However, I could be wrong here too, since I am relatively new on using promises in general.

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rkatic commented Feb 28, 2013

Per discussion at #205, I suppose this one can be closed.

rkatic closed this Feb 28, 2013

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rkatic commented Mar 1, 2013

Actually, since #205 is rejected, and acknowledging that fulfilled values can be thenables, this issue seams more relevant then before.
I also added a test for timeout that shows how such values are currently not propagated, but resolved, removing the effect of eventual return Q.fulfill(fakeThenable).
I renamed this issue to better describe both problems.

rkatic reopened this Mar 1, 2013

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domenic commented Mar 1, 2013

Let's take a different approach.

Can you show us why this would be beneficial by including a test that (a) does not currently pass; and (b) is not about a cyclic promise chain (i.e. a promise resolving to itself)?

"should propagate fulfilled value as it is" currently passes, without your code modifications.

"should coerce thenables which resoved value is also thenable" is actually about promise cycles, which is covered by #223.

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rkatic commented Mar 1, 2013

@domenic Both tests that I added do not currently pass. Not completely sure what you mean with "not a cyclic promise chain", but the second added test should not be one of those.

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domenic commented Mar 1, 2013

Oh, sorry for the wrong assumption then. The fact that "should propagate fulfilled value as it is" doesn't pass seems worrying and is a convincing argument. I'll try to look into it.

Thanks for your persistence.

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rkatic commented Mar 13, 2013

Are you ok with removing changes regarding coercing? Would it make this pull-request more acceptable?

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domenic commented Mar 13, 2013

I think we're going to wait until the Promises/A+ test suite 1.1 is done, which contains tests to ensure that returned thenable-for-thenable chains are flattened. Q already passes those, but having them in place will prevent regressions from pull requests like this. Then we can investigate how to make the tests you included pass.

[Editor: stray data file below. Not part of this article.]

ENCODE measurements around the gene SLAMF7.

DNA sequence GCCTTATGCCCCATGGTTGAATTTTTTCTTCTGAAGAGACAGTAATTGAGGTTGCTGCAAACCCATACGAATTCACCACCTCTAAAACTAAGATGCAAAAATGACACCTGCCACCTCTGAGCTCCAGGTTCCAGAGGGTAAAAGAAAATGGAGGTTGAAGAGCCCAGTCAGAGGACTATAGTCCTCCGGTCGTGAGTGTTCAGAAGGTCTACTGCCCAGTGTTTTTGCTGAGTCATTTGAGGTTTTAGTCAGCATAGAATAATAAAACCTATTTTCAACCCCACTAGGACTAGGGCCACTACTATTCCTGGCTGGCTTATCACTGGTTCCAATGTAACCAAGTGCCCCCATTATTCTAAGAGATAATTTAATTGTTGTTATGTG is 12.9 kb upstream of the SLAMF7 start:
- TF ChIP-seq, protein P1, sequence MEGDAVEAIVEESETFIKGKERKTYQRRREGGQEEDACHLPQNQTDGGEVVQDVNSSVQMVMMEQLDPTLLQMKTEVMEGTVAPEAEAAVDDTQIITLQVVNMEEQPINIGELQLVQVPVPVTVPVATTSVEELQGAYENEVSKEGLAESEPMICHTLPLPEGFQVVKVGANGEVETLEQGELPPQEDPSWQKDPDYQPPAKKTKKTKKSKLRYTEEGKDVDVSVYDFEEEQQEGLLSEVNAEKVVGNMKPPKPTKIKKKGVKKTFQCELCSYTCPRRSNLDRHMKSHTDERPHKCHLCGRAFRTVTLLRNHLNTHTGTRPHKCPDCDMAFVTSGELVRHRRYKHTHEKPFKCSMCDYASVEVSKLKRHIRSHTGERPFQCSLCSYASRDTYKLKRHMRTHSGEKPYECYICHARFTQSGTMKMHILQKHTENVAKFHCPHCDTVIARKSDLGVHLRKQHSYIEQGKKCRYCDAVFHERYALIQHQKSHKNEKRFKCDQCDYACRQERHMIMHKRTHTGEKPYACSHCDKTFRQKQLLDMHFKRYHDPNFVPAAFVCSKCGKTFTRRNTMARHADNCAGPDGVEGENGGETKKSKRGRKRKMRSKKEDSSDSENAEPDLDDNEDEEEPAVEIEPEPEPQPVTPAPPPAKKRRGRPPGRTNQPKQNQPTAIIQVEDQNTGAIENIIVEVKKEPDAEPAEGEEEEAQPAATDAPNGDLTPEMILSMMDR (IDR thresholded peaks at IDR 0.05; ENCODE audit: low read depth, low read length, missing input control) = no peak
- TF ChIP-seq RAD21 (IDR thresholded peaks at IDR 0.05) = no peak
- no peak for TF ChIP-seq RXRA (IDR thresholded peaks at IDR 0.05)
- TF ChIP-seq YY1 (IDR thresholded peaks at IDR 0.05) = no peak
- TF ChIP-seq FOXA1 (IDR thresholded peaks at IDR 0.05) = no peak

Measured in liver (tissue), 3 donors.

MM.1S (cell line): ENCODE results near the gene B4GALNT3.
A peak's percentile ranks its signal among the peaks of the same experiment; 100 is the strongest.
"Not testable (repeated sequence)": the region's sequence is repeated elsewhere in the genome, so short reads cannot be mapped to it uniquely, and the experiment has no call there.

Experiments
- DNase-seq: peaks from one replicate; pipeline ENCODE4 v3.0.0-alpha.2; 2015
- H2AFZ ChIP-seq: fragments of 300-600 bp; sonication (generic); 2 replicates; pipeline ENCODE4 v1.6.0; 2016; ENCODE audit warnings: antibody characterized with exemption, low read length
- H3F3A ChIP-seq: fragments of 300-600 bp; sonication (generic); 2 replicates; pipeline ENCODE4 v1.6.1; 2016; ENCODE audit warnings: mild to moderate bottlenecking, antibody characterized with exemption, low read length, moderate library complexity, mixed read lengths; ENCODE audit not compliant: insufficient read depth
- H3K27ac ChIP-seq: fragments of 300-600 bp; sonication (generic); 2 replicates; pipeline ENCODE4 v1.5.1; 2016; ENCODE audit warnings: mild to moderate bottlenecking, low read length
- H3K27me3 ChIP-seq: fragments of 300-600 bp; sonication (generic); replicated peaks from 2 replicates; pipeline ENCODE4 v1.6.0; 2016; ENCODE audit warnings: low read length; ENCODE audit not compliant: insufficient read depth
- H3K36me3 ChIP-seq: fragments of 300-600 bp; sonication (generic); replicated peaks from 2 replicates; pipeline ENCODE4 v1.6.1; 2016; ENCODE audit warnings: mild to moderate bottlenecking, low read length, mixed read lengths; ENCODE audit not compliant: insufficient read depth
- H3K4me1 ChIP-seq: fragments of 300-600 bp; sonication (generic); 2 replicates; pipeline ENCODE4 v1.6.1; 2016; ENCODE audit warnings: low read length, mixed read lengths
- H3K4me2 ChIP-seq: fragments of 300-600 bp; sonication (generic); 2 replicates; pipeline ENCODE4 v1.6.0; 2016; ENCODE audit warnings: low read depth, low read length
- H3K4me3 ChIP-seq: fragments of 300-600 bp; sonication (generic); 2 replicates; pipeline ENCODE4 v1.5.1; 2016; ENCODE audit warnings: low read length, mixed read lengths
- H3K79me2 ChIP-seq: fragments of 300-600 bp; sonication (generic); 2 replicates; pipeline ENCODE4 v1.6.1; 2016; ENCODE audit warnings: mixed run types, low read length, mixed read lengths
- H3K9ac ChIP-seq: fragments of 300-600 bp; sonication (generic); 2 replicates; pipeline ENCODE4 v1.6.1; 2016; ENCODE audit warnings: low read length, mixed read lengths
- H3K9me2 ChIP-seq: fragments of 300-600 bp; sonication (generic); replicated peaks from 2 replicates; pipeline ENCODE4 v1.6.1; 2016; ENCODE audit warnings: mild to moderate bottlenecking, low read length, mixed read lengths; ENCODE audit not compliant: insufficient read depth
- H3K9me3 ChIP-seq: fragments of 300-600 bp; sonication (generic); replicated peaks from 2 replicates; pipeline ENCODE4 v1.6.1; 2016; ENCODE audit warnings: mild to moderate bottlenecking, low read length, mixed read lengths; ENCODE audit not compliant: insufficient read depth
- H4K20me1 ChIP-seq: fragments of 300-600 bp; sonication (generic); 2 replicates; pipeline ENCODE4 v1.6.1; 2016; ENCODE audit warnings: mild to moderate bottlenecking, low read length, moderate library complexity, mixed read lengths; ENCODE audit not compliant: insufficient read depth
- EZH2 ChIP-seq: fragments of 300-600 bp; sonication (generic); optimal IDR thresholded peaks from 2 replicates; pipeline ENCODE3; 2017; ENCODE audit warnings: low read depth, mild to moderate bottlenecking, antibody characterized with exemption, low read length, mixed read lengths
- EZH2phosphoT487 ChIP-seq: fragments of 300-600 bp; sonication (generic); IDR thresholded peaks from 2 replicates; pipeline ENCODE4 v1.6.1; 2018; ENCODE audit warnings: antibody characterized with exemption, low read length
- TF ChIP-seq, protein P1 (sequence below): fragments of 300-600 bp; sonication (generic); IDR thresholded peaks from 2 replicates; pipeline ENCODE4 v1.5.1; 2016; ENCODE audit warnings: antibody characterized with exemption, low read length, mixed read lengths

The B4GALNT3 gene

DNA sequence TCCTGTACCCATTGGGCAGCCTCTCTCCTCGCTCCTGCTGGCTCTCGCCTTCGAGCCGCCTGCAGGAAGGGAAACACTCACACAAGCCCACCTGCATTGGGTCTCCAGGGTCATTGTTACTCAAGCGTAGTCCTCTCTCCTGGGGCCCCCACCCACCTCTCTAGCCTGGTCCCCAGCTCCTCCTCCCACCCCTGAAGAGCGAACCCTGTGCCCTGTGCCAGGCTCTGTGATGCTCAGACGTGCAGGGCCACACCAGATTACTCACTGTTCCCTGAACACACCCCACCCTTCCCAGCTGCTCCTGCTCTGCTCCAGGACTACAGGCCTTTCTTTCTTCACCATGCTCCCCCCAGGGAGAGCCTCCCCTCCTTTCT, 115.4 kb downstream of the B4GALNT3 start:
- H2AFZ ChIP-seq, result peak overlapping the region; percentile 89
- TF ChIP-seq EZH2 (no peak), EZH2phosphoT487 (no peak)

I should be done with the test suite by this weekend, most likely.

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rkatic commented Mar 13, 2013

Because of the recursive assimilation algorithm in Promises/A+ 1.1, preventing resolution to stuck in every situations is not simple, if not impossible (depends on how badly the thenable then behave). I think that only thenables fulfilled with itself should be eventually supported. Anything more would require an array to detect cycles (ignoring cases of very bad thens), and/or stopping assimilation on a fixed "max-assimilation-recursion".

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kriskowal commented Jun 30, 2013

In the time since this issue opened there was extensive deliberation on recursive flattening and monads on ES-Discuss. @domenic, @erights, what was the resolution of that discussion and how does it apply to Q?

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erights commented Jun 30, 2013

It looks like we'll be settling on a variant of AP2 (see http://wiki.ecmascript.org/lib/exe/fetch.php?id=strawman%3Apromises&media=strawman:promisesvsmonads2.pdf ). But don't change Q or Promises/A+ yet. This should all be decided at the end-of-July TC39 meeting.

When we have a decent draft of this AP2 variant, I'll post a pointer here and on Promises/A+ and invite comments.

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domenic commented Jul 2, 2013

FWIW Promises/A+ 1.1 is wrapping up soon, so my strategy of waiting until we have those tests in place, then trying to merge this because it contains some tests-that-fail-but-probably-shouldn't, still seems like the way to go.

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kriskowal commented Oct 20, 2013

Reminder. The ink is drying on the ES6 promise specification. Let’s note the decisions here and wrap it up.

kriskowal closed this Feb 10, 2014